Kishida prepares to dissolve the Japanese parliament, paving the way for the elections | Politics News


The campaign will officially begin next Tuesday for the October 31 elections, which the ruling PLD is expected to dominate.

Japan is expected to dissolve its parliament on Thursday, paving the way for elections at the end of the month that will pit new Prime Minister Fumio Kishida against unpopular opposition in a battle that is expected to focus primarily on the coronavirus pandemic.

Kishida has enjoyed reasonable public support for about a week, polls say bodes well for his goal of maintaining a majority in the lower house for the ruling Liberal Democratic Party (LDP) and its coalition partner the Komeito Party.

Voters will want to see a government with decisive action plans to end the pandemic and rebuild the economy.

A recent poll by the Sankei newspaper showed that around 48% want the Kishida administration to work the most on COVID-19, followed by economic recovery and jobs.

Another NHK poll showed Kishida’s cabinet had an approval rating of 49%, down 13% from its predecessor’s cabinet’s first approval rating in September 2020.

Kishida’s party promotes its efforts for COVID-19 measures, including the provision of oral antiviral drugs this year, as well as its vision of achieving a ‘new capitalism’ focused on economic growth and redistribution wealth.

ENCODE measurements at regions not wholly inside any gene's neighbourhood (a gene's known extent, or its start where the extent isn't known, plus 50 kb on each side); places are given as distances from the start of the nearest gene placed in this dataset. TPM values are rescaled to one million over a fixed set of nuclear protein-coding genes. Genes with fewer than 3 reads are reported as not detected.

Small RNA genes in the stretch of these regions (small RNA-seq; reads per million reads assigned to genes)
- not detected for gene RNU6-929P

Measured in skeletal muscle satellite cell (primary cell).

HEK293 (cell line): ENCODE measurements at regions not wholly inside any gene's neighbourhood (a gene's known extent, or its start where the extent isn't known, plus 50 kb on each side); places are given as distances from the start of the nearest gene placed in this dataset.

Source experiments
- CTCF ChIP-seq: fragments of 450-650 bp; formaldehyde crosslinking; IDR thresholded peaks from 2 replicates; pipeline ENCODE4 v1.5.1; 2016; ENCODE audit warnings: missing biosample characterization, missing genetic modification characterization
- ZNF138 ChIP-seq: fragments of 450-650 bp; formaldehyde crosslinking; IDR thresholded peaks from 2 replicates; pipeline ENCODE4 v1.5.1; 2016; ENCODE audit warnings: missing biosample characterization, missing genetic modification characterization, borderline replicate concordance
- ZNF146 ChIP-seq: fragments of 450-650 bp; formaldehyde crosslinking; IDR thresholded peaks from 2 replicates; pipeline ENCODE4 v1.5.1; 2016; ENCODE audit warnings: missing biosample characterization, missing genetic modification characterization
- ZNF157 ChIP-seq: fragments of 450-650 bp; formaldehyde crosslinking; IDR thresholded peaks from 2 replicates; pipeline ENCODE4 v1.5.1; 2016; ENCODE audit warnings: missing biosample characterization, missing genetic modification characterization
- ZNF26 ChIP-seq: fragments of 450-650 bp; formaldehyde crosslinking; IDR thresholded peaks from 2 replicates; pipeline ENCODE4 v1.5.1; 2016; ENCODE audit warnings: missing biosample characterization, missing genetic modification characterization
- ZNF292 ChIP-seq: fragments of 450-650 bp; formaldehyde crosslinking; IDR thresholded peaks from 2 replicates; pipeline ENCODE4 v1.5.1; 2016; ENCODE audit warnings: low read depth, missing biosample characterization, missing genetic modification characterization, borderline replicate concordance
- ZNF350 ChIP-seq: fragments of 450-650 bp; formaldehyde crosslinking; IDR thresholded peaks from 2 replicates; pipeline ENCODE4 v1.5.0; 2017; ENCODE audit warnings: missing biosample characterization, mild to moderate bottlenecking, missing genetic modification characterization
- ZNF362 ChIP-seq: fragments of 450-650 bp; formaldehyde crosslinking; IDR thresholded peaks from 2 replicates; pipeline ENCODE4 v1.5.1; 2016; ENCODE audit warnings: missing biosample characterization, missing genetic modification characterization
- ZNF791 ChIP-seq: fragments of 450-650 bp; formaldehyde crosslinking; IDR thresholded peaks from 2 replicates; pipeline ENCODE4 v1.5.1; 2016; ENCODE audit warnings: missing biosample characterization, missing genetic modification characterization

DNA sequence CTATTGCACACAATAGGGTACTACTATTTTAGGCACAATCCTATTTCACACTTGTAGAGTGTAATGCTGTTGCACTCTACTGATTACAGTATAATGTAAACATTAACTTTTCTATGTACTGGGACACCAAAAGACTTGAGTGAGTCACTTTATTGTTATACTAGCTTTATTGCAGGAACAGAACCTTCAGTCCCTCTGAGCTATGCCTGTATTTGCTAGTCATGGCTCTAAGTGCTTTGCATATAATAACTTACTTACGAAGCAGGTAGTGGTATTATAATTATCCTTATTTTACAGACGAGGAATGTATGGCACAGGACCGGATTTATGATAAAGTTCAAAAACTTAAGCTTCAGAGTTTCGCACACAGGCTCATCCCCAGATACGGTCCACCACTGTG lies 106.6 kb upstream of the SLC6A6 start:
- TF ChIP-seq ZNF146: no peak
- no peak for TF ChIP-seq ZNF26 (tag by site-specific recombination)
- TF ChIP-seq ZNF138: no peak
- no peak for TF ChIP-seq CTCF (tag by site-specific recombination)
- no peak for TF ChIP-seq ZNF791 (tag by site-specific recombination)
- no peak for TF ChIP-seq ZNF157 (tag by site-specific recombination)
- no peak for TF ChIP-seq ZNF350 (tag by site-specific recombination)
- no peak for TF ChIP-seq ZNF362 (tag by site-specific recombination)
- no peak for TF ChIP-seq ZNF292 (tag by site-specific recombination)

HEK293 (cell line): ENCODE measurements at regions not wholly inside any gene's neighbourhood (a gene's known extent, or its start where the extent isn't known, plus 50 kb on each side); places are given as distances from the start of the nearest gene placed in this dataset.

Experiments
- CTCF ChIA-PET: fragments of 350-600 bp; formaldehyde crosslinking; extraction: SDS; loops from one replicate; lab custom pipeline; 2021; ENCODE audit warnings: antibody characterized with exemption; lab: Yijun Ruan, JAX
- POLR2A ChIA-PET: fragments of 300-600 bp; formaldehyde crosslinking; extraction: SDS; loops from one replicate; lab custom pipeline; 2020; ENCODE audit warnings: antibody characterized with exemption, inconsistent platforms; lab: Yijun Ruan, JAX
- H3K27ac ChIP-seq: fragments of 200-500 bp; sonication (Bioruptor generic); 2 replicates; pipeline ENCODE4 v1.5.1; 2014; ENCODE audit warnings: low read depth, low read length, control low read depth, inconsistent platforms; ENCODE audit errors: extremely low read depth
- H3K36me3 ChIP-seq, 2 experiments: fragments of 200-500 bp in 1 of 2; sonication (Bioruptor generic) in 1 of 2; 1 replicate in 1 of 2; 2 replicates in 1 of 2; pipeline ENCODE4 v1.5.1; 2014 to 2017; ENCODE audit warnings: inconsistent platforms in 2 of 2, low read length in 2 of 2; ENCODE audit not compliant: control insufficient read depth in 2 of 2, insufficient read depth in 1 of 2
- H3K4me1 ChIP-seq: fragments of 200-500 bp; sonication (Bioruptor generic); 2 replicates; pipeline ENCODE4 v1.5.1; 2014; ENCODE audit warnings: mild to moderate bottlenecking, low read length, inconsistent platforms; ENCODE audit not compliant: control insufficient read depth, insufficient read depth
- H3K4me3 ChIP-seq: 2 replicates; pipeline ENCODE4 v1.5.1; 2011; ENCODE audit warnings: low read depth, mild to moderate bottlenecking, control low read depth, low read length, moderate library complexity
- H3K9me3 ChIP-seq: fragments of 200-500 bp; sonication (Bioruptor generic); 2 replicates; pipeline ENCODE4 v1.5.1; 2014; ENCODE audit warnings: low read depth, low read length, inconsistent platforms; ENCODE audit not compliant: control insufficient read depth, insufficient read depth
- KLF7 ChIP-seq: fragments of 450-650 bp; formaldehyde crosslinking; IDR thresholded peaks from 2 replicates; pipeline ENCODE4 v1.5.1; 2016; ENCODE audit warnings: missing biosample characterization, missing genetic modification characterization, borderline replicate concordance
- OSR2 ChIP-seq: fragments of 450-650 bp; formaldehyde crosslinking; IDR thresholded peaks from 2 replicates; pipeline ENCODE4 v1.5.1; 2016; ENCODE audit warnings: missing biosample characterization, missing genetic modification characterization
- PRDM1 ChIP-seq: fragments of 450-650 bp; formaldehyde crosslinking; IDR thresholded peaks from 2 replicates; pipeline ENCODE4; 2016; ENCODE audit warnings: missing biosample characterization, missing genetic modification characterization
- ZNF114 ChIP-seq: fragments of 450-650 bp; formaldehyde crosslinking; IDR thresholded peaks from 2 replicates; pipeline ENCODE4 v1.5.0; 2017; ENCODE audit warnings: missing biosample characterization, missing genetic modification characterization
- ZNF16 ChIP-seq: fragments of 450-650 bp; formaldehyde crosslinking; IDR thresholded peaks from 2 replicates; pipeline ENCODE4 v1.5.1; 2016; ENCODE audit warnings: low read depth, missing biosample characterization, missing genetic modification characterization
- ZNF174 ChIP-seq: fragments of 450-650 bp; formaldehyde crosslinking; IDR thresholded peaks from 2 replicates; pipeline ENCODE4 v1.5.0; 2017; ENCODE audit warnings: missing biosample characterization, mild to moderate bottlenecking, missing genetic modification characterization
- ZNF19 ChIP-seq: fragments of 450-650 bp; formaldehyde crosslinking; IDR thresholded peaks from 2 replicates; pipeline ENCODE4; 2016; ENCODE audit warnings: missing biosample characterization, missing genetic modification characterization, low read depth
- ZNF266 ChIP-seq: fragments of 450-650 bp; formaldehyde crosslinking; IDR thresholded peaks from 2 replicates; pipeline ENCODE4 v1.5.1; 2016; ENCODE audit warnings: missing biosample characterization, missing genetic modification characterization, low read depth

The ruling party has also called for a sharp increase in defense spending to acquire the capacity to destroy ballistic missiles amid China’s increasingly assertive posture on Taiwan.

Kishida held a telephone meeting with his British counterpart Boris Johnson on Wednesday and reiterated his commitment to a free and open Indo-Pacific region, according to public broadcaster NHK.

Kishida said he wanted to further develop bilateral ties, calling Japan and the UK as strategic partners globally.

The biggest opposition party, the Constitutional Democrats (CDPJ), led by Yukio Edano, has highlighted issues such as his support for same-sex marriage and different last names for couples.

The LDP remains socially conservative, and while progress has been made on LGBTQ rights in society, Kishida has said he is not in favor of same-sex marriage.

The biggest challenge for Constitutional Democrats is their low support rating.

A recent poll by the daily Asahi Shimbun found that only 13 percent planned to vote for them, far behind the PLD’s 47 percent; most other polls record single digit support.

Canvassing in many districts is already underway, but the campaign will officially begin on October 19, with voting set for October 31.

Kishida took over from the unpopular Yoshihide Suga, who only lasted a year in office.





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